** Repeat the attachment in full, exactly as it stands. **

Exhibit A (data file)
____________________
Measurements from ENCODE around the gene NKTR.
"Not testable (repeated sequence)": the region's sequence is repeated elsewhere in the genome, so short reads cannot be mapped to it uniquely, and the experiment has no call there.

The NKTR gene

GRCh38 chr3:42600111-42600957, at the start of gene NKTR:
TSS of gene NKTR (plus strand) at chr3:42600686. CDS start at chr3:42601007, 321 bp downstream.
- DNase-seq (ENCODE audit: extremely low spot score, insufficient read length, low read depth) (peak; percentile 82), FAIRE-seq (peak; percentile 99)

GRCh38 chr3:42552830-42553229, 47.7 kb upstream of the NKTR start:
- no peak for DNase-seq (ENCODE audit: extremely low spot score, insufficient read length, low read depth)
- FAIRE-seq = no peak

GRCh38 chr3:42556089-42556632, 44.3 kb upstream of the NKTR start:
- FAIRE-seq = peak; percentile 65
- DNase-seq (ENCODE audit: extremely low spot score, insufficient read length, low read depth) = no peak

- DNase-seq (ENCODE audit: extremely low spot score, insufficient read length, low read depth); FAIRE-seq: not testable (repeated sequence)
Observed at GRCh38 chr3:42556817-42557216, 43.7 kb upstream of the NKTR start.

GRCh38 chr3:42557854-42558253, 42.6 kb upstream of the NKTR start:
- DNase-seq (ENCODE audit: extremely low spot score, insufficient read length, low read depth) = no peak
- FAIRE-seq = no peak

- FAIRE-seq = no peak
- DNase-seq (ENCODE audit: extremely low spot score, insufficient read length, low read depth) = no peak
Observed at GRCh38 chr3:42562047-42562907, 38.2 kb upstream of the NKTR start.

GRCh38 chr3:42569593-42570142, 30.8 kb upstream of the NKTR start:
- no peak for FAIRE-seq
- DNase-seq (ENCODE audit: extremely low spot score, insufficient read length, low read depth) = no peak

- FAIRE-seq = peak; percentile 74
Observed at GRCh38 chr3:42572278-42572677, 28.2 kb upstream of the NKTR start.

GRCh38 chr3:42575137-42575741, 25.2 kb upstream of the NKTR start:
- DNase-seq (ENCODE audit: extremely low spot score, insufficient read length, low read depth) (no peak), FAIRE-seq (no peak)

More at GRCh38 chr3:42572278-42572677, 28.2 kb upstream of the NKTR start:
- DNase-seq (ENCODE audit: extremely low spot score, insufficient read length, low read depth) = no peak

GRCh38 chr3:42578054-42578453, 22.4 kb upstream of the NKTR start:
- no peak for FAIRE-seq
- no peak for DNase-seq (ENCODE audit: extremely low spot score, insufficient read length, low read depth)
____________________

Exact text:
Measurements from ENCODE around the gene NKTR.
"Not testable (repeated sequence)": the region's sequence is repeated elsewhere in the genome, so short reads cannot be mapped to it uniquely, and the experiment has no call there.

The NKTR gene

GRCh38 chr3:42600111-42600957, at the start of gene NKTR:
TSS of gene NKTR (plus strand) at chr3:42600686. CDS start at chr3:42601007, 321 bp downstream.
- DNase-seq (ENCODE audit: extremely low spot score, insufficient read length, low read depth) (peak; percentile 82), FAIRE-seq (peak; percentile 99)

GRCh38 chr3:42552830-42553229, 47.7 kb upstream of the NKTR start:
- no peak for DNase-seq (ENCODE audit: extremely low spot score, insufficient read length, low read depth)
- FAIRE-seq = no peak

GRCh38 chr3:42556089-42556632, 44.3 kb upstream of the NKTR start:
- FAIRE-seq = peak; percentile 65
- DNase-seq (ENCODE audit: extremely low spot score, insufficient read length, low read depth) = no peak

- DNase-seq (ENCODE audit: extremely low spot score, insufficient read length, low read depth); FAIRE-seq: not testable (repeated sequence)
Observed at GRCh38 chr3:42556817-42557216, 43.7 kb upstream of the NKTR start.

GRCh38 chr3:42557854-42558253, 42.6 kb upstream of the NKTR start:
- DNase-seq (ENCODE audit: extremely low spot score, insufficient read length, low read depth) = no peak
- FAIRE-seq = no peak

- FAIRE-seq = no peak
- DNase-seq (ENCODE audit: extremely low spot score, insufficient read length, low read depth) = no peak
Observed at GRCh38 chr3:42562047-42562907, 38.2 kb upstream of the NKTR start.

GRCh38 chr3:42569593-42570142, 30.8 kb upstream of the NKTR start:
- no peak for FAIRE-seq
- DNase-seq (ENCODE audit: extremely low spot score, insufficient read length, low read depth) = no peak

- FAIRE-seq = peak; percentile 74
Observed at GRCh38 chr3:42572278-42572677, 28.2 kb upstream of the NKTR start.

GRCh38 chr3:42575137-42575741, 25.2 kb upstream of the NKTR start:
- DNase-seq (ENCODE audit: extremely low spot score, insufficient read length, low read depth) (no peak), FAIRE-seq (no peak)

More at GRCh38 chr3:42572278-42572677, 28.2 kb upstream of the NKTR start:
- DNase-seq (ENCODE audit: extremely low spot score, insufficient read length, low read depth) = no peak

GRCh38 chr3:42578054-42578453, 22.4 kb upstream of the NKTR start:
- no peak for FAIRE-seq
- no peak for DNase-seq (ENCODE audit: extremely low spot score, insufficient read length, low read depth)